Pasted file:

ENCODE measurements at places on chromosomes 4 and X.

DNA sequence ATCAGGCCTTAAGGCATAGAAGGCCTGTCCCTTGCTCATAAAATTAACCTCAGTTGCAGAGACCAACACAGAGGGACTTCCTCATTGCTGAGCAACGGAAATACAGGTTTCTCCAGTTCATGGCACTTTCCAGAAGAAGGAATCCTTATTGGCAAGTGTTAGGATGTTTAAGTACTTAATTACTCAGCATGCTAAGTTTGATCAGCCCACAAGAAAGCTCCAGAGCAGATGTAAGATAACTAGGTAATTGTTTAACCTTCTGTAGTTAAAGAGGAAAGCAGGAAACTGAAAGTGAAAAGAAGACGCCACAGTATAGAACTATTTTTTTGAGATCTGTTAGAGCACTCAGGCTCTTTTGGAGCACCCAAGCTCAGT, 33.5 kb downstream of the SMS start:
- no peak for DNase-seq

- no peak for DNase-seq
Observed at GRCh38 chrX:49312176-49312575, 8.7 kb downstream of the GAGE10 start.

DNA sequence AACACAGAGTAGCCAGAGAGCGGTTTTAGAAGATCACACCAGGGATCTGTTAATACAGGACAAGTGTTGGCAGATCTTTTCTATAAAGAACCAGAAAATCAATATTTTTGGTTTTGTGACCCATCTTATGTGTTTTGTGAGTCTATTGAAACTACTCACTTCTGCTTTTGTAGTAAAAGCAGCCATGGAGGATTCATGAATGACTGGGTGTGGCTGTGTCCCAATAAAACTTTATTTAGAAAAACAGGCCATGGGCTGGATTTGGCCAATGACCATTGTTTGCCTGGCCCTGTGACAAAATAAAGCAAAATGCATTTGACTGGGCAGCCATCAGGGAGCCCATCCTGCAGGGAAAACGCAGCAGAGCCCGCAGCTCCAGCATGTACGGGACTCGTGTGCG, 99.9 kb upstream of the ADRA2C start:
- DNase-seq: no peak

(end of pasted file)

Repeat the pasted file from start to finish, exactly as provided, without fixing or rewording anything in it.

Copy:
ENCODE measurements at places on chromosomes 4 and X.

DNA sequence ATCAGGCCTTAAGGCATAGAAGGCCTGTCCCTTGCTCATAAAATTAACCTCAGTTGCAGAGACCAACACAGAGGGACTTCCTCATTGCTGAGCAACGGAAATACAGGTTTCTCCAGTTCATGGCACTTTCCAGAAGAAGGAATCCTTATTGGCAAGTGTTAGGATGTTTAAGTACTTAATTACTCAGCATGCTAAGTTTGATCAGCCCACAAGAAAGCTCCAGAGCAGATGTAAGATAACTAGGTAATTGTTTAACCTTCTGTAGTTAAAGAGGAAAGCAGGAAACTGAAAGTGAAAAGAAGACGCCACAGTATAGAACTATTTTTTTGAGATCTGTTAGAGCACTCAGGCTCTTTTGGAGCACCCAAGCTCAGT, 33.5 kb downstream of the SMS start:
- no peak for DNase-seq

- no peak for DNase-seq
Observed at GRCh38 chrX:49312176-49312575, 8.7 kb downstream of the GAGE10 start.

DNA sequence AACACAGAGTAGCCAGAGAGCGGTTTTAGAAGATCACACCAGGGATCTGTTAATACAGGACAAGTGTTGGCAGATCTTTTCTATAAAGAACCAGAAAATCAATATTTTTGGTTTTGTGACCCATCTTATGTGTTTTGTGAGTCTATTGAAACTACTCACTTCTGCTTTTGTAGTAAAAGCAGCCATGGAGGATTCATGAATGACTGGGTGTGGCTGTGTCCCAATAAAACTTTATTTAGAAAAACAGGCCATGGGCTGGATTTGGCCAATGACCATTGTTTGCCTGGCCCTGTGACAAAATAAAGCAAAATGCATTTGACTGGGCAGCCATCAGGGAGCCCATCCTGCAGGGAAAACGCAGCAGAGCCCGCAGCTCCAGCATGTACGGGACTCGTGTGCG, 99.9 kb upstream of the ADRA2C start:
- DNase-seq: no peak